Velebit is a mythical Croatian mountain in whose ravines, meadows, and dense forests bears and packs of wolves prowl, and golden eagles monitor their territory from high altitudes. Treading the numerous beaten tracks, generations of mountaineers keep on rediscovering the charms of this mountain, which, it seems, they cannot get enough of. And while most of the peaks of Velebit are mild grasslands, meadows, with only a stone cap on top, or are overgrown with forests, some places are a realm of bare rock. The ruggedness of Dabarski Kukovi in middle Velebit is rivaled by that of Hajdučki and Rožanski Kukovi in the north or Tulove grede in the south, the summits that dominate over the surrounding environment from afar.
Lastovo is one of our TOP 10 natural spots in Croatia.
Table of Contents
Velebit is a large coastal mountain overhanging the Adriatic Sea, ranging 145 kilometers in length from Senj in northern Adriatic to Zadar in central Adriatic. Although it looks impenetrable from the coast, it is accessible from various sides through mountain roads. One of the main entrances is on the north, through Krasno village. The road goes straight to the Zavižan mountain house. The other main road is through Baške Oštarije in central Velebit (from Gospić or Karlobag). Finally, there is the road from Gračac to Obrovac (and Zadar). There are several other roads, both from the coast or inland Croatia. Velebit is protected as a national park (Nacionalni park Sjeverni Velebit in the north, Nacionalni park Paklenica in the south, and Nature Park Velebit in between). The entrance ticket to the national park Sjeverni Velebit costs 45kn per person.
Autumn is a magical season on Velebit, as the forest turns to its colored coat. Yellow and red leaves adorn trees and shrubs, colder days become more pleasant to hike during the day but require warm clothes both in the morning and the evening. Morning drops of dew sparkle on yellow grass and the otherwise invisible cobwebs now glitter like pearl necklaces. Fresh air fills the lungs, carrying, besides the smell of vegetation, a scent of wilderness. To the great joy of animals, as well as people, ripe red rosehip fruits are scattered across the grass. The cliffs are now romantic but from the foot of the mountain. This magic could last for days but often, ferocious bura wind can blow leaves and leave trees naked.
Standing on the rock, the view from the protruding rock on the edge of a precipice, above beech and silver fir treetops, is absolutely stunning. The stone spine rises above the greens and the yellows of a landscape of meadows and forests, as though it is the fossilized remains of a long-gone, immensely huge dinosaur, Godzilla, or some similar monster. The only difference is that this spine goes on for kilometers, and is hundreds of meters high. Geologists would not agree with this description, and so theirs is the following: limestone, examined through a long period of rock formation prone to erosion by the elements. Moreover, tectonics arranged the rocks in a regular sequence resembling a wall that rises above giant green valleys, with the highest monolithic rocks, cliffs called kukovi in Croatian.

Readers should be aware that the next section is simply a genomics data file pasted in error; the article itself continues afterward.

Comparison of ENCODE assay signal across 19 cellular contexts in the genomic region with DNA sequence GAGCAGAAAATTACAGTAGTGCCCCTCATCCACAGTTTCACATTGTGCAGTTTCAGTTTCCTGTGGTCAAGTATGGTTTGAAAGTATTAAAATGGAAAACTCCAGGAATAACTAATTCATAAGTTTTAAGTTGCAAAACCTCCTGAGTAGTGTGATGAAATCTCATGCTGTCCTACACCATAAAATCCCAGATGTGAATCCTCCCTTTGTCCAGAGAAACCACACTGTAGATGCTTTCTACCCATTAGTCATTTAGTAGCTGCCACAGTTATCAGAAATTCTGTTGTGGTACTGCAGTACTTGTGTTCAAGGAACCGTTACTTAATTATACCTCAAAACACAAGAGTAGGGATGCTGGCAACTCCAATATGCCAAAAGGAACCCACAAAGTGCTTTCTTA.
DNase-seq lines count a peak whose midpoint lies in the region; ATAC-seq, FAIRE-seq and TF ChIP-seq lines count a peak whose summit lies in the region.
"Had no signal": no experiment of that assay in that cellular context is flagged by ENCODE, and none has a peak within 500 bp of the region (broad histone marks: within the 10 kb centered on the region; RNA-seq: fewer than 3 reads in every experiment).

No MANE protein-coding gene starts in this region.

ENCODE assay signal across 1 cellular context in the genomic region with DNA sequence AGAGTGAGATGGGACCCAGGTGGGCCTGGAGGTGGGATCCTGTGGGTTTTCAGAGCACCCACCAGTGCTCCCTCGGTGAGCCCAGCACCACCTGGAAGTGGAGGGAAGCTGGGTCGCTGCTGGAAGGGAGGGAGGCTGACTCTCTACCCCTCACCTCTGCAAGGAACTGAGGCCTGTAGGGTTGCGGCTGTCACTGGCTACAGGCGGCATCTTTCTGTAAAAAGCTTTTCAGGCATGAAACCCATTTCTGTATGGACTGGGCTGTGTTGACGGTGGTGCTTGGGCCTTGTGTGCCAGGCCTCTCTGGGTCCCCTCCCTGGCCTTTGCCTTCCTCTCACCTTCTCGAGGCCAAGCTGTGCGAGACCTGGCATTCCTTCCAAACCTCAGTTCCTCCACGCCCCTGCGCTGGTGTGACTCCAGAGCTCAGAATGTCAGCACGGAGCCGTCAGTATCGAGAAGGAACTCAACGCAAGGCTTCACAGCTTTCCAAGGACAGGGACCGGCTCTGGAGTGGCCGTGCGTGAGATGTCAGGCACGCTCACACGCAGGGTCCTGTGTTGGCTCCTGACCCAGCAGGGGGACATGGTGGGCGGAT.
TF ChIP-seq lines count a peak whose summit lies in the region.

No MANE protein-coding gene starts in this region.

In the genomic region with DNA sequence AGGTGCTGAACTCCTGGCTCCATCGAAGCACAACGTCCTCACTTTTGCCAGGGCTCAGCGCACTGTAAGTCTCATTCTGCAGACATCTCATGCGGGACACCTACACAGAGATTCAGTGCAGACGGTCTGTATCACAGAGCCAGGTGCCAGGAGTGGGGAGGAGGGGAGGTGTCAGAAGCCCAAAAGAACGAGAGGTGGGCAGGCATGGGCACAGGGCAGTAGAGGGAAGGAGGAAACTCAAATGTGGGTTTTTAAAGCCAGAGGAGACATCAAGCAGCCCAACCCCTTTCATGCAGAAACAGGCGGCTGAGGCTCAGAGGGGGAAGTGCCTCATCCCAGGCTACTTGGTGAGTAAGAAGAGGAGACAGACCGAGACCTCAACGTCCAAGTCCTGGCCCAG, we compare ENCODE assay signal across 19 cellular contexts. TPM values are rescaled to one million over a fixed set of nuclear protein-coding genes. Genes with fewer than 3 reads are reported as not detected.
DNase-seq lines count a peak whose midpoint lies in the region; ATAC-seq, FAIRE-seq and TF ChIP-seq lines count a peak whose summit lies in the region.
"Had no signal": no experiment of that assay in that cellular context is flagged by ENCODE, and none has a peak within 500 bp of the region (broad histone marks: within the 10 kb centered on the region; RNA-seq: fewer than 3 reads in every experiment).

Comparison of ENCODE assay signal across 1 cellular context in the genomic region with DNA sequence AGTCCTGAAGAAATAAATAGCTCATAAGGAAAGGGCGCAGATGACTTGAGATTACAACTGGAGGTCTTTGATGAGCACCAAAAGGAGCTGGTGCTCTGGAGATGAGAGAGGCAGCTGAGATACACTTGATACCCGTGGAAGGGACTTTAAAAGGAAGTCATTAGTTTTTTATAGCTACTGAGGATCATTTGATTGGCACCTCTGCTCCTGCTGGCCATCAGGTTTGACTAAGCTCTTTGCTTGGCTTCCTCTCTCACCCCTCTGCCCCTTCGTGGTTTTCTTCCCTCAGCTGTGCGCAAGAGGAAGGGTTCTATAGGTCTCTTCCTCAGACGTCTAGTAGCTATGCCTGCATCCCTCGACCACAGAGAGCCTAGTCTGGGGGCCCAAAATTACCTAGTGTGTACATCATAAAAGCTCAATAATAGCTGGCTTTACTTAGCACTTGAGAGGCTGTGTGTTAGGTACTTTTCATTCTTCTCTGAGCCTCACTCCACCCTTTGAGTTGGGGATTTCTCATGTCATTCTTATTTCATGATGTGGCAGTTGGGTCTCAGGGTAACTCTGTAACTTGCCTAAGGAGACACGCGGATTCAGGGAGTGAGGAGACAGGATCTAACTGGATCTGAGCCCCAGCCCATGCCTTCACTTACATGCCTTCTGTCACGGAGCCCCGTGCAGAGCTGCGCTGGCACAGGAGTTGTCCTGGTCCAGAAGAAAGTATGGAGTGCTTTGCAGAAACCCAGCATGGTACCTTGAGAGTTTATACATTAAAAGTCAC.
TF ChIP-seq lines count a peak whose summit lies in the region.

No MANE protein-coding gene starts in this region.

Resilient beech tree forests resisting steep slopes and meadows turned yellow interchange endlessly. Taking a closer look, kukovi gives way to typical karst fragmentation. Towards the peaks, there is less and less dry grass and more and more bare rock. One moment the sun is shining out there in the open, the next the shadow of a narrow pass looms, as at the foot of a skyscraper in a metropolis, with the only difference being that these are rocks and not tall buildings, and there is no artificial, man-produced sound here that would disturb the peace and quiet. The only sounds you hear are the rustle of leaves in the breeze and the occasional bird singing. At every corner, you reach a precipitous chasm underneath rocks that look like huge towers or even buildings, flat and smooth as if sculpted by a giant chisel.
One of the summit cliffs is Kiza, on top of which man is the size of an ant. Even during summer, the sturdiest of plants completely shrink before the washed white stone glaring in the scorching sun. Because it radiates high heat, both your eyes and skin suffer. Still, after just a short climb, partly with the help of a cable, you reach the summit. The view from here is breath-taking, but it is not the only one, there is a whole series of peaks. Some are reachable by hiking trails, while others remain in the silence of Velebit. Bačića Kuk, seen from the north, is the first in a row of cliffs and the highest, with, according to many, the most beautiful view of the entire string of peaks: Kukaline, Butinovaća, Kiza, Grabar, Ljubičko Brdo, to mention but a few of the most striking ones in a nearly ten-kilometer-long sequence.
Velebit in general is attractive in all seasons. Because of the proximity of the sea, it is alluring even on hot summer days, when what tourists seek is a fresh breeze and the untainted scent of nature with a view of the coastline and awe-inspiring nature on the mountain itself.
Velebit is not a very high mountain, but it is the boundary between the coast and inland, so it gets a mixed climate. Hot summer day could be followed by cold gusts of the bora wind. So, take warm and waterproofed clothes. It is also a very rough terrain, so bring hiking shoes too. Velebit is blessed with many hiking trails and mountain huts. The most famous is Premužić trail (Premužićeva staza) in northern Velebit. As there are virtually no steep ascents, it is suitable for inexperienced hikers too, offering great vistas on the striking rocky summits and the coastline. There is very little water, so bring your own. Velebit is home to the big three predators, but fear not – you are lucky to spot some of them.
See more photos:
Goran Šafarek, biologist, author of several books and films about Croatia. Don’t forget to follow us on our Instagram, Twitter and Facebook